47th Fighter Squadron: Laying the Foundation of an Attack Pilot

  • Published
  • By Staff Sgt. Matthew Bruch
  • 944th Fighter Wing Public Affairs

At Davis-Monthan Air Force Base in Tucson, Arizona, an Air Force Reserve unit exists for the purpose of training and producing A-10 Thunderbolt II pilots for the U.S. Air Force. The 47th Fighter Squadron is part of the 944th Fighter Wing whose mission is to “Forge and Fight” by training fighter pilots across the country, covering four separate fighter aircraft.

The A-10, however, is unique with regard to its air-to-ground capabilities. The men and women who fly this aircraft are frequently tasked with supporting troops on the ground, and do so quite regularly in close proximity to ground forces.

Maj. James “GoFUR” Buchanan is one of the pilots tasked by the 944th FW to forge the next generation of A-10 attack pilots.

“By far, this is the most experienced A-10 squadron that I have ever been a part of,” said Buchanan.

It is that extensive of experience these reservists bring to the table which helps produce some of the Air Force’s best close air support (CAS) experts.

“They [instructor pilots] have years and years of experience between them,” said 1st Lt. Sean Hathaway, student pilot. “From Iraq to Afghanistan, these instructors have experience employing every type of weapon we employ and how all of the tactics have changed. Their experience brings it together and helps us learn what we are here for.”

Engaging enemy in such close proximity to U.S. ground forces, sometimes within 30 meters, is not a job to be taken lightly.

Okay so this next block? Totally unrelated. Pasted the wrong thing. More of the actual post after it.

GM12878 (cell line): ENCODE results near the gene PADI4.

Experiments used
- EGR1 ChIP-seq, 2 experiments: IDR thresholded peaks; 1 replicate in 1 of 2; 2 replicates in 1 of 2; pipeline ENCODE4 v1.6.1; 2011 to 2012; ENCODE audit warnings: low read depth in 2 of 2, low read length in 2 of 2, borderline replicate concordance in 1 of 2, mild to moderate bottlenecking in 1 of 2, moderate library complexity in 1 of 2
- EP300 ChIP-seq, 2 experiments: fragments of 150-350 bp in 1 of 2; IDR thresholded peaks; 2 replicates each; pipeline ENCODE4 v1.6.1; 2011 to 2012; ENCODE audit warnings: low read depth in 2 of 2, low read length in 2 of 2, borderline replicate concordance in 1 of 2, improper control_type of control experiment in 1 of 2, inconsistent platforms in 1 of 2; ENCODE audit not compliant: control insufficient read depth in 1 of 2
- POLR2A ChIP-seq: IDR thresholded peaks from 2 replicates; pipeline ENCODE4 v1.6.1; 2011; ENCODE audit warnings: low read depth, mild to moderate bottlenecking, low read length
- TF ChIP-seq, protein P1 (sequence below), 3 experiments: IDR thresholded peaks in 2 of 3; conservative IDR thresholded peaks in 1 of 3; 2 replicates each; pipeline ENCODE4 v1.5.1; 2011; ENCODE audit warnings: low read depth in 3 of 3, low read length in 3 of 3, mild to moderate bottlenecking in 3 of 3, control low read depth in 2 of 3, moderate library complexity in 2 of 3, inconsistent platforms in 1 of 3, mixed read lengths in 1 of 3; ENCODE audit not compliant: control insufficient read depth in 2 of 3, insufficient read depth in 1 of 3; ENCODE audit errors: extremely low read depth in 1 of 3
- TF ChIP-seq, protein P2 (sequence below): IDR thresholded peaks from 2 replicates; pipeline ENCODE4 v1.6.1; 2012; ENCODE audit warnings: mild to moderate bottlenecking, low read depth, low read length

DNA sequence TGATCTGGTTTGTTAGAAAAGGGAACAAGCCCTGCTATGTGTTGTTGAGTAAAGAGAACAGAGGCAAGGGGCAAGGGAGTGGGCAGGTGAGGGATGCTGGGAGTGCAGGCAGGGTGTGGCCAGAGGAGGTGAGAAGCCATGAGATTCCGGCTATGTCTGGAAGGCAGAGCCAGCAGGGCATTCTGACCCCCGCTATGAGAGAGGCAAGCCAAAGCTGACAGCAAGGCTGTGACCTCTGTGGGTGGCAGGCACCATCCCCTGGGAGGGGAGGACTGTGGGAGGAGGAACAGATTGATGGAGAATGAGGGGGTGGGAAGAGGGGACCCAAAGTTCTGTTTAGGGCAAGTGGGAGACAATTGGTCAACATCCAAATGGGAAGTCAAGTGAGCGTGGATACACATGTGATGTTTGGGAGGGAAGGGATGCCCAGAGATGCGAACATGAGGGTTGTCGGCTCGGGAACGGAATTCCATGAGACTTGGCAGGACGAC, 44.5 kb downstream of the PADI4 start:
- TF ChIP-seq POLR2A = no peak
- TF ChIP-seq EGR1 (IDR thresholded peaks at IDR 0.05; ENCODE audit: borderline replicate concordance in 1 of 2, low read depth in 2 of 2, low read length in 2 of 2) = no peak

“Whenever I am training these students,” Buchanan added, “I want to make sure they are prepared to make important decisions and bear the weight and responsibility.”

But it is not just being experts at CAS that these instructor pilots bring to the table. As reservists, these pilots with the 944th FW are able to provide advice to students about life as a civilian as well.

“Not only do our instructors bring a breadth of experience to the unit, but they also pass along to the [students] going through the program that there is more to life than just work,” Buchanan said.

The life outside of work not only includes how to balance a personal life and a family, but also guidance for how to transition out of military life when the time comes. From creating attack pilots to preparing students for life outside the military, these reservists are leveraging all of their experiences to forge the greatest Airmen in the world.